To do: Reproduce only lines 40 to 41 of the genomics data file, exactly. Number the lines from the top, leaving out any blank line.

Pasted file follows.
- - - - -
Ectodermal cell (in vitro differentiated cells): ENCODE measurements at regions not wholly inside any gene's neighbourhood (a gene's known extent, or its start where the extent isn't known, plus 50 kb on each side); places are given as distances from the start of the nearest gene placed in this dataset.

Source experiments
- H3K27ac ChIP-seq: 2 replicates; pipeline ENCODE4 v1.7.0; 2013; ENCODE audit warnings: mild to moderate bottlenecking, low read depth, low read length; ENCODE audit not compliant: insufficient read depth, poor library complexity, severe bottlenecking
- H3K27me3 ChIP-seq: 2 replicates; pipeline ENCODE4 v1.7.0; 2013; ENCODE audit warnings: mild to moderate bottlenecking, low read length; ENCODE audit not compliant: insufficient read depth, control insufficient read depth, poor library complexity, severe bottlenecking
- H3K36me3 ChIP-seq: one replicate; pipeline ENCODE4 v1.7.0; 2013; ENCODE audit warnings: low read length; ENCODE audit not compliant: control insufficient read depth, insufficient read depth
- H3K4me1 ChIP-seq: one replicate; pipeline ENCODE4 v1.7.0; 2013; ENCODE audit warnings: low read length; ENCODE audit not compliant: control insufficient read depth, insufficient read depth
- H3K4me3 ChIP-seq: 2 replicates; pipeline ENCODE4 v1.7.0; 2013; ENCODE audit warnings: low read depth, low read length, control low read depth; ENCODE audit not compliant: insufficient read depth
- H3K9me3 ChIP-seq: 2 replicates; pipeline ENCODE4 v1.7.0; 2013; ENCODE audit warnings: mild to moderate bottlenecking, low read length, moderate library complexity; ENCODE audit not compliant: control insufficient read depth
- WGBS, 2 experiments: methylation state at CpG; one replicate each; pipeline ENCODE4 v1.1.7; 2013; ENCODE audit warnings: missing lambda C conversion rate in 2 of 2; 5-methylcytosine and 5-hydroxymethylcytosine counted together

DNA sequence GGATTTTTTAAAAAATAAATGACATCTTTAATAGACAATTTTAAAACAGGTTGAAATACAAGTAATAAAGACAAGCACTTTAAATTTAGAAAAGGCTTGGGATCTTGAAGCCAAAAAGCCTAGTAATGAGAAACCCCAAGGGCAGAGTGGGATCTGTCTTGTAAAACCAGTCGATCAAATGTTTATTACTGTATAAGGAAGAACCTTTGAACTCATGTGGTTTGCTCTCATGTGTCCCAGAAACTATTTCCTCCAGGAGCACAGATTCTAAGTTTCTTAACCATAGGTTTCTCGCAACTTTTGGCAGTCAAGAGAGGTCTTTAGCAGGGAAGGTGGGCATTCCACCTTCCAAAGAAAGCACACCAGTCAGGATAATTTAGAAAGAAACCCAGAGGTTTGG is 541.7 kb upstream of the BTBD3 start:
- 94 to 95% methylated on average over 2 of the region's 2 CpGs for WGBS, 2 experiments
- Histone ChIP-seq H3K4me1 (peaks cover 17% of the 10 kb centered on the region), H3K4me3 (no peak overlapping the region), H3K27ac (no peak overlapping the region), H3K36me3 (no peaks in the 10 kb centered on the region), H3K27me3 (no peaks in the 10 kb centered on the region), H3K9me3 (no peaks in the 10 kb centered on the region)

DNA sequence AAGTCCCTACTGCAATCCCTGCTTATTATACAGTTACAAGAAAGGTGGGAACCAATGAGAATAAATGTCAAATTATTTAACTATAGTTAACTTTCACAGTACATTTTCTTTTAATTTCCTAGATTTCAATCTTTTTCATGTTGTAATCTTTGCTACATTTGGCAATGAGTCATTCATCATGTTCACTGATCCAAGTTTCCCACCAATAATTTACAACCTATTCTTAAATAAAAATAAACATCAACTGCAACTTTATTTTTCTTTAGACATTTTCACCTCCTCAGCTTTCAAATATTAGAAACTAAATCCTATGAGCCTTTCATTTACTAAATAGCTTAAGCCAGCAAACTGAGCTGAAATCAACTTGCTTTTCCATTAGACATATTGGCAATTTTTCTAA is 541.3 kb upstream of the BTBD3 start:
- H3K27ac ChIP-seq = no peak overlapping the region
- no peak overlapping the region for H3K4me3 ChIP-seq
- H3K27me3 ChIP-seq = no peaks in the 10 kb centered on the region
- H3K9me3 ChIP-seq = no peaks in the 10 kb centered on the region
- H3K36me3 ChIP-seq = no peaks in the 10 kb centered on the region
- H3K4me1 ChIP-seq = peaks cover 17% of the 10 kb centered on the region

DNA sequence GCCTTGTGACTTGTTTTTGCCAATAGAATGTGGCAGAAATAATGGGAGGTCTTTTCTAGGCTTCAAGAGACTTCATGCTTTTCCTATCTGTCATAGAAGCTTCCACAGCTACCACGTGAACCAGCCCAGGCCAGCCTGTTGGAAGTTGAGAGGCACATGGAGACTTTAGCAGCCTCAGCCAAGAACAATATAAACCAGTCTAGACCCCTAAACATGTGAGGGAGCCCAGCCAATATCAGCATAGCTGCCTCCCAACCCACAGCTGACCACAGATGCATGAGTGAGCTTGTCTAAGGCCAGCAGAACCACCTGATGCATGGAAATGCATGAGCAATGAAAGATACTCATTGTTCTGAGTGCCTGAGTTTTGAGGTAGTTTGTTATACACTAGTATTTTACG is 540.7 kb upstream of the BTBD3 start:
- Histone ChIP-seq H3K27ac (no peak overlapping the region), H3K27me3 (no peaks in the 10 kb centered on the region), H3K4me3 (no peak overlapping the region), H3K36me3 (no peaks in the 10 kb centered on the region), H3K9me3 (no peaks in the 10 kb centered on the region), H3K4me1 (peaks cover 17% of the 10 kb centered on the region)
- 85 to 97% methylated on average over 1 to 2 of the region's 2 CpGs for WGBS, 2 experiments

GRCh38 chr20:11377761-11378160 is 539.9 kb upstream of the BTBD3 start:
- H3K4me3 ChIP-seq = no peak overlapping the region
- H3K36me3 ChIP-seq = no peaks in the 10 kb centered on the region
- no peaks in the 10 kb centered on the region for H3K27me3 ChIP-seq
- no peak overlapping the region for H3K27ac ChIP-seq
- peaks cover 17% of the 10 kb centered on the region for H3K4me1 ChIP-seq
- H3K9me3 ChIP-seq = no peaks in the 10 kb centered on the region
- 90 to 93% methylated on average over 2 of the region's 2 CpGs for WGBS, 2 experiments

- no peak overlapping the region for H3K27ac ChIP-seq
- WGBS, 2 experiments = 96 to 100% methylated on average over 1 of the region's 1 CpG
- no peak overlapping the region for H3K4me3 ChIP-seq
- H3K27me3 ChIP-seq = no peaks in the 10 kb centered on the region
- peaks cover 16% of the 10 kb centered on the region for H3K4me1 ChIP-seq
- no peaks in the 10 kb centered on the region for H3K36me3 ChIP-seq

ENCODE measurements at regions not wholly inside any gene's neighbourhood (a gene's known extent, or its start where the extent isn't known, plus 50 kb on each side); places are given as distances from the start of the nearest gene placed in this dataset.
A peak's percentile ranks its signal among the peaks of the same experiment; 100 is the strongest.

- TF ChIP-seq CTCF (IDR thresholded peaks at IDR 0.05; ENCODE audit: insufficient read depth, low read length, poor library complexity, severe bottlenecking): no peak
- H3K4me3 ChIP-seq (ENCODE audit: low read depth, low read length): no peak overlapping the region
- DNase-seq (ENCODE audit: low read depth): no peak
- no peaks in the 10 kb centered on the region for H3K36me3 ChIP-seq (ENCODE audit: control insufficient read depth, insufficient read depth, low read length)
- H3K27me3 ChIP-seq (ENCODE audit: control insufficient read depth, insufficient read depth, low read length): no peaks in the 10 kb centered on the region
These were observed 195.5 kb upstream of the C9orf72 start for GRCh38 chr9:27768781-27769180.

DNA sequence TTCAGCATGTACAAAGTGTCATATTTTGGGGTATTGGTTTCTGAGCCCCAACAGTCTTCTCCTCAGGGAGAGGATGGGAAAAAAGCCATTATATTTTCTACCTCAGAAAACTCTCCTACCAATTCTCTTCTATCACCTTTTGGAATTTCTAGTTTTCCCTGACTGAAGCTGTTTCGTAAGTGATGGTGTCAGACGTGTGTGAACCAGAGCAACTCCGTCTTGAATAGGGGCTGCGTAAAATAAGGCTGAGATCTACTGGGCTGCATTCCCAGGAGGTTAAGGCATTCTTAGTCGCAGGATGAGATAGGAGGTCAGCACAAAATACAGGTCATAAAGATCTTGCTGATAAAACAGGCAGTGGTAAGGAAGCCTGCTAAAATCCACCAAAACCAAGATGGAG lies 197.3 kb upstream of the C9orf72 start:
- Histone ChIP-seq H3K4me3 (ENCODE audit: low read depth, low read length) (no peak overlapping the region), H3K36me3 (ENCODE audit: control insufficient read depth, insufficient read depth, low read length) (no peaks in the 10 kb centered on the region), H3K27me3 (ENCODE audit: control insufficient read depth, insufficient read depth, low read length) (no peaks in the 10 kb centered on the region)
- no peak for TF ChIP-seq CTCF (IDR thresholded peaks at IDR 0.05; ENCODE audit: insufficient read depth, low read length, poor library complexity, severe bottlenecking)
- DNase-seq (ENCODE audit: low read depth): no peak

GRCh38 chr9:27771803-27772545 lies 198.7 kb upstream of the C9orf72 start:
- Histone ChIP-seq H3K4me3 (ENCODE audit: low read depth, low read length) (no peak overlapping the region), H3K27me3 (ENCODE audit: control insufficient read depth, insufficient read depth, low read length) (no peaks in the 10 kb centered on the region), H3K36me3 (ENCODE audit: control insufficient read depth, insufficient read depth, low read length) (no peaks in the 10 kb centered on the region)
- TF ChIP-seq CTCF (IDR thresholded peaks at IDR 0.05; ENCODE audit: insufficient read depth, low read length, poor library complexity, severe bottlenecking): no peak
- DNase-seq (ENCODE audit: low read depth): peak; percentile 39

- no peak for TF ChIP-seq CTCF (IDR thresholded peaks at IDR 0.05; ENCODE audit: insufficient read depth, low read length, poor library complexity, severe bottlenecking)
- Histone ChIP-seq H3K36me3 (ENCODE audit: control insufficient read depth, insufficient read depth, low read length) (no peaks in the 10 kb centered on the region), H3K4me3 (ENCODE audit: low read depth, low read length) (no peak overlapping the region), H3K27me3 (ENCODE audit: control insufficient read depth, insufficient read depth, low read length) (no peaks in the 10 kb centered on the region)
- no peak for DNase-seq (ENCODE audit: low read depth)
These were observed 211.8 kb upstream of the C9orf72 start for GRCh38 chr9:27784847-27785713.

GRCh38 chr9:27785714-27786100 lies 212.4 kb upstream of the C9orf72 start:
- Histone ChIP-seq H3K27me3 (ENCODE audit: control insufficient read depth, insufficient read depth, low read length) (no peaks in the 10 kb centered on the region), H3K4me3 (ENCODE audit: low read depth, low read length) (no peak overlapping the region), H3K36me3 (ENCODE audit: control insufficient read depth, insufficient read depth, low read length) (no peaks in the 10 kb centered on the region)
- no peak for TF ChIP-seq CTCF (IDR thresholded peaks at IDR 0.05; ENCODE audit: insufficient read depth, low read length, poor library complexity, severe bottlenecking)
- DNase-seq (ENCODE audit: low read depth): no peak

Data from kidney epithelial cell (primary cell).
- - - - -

- H3K4me3 ChIP-seq (ENCODE audit: low read depth, low read length): no peak overlapping the region
- DNase-seq (ENCODE audit: low read depth): no peak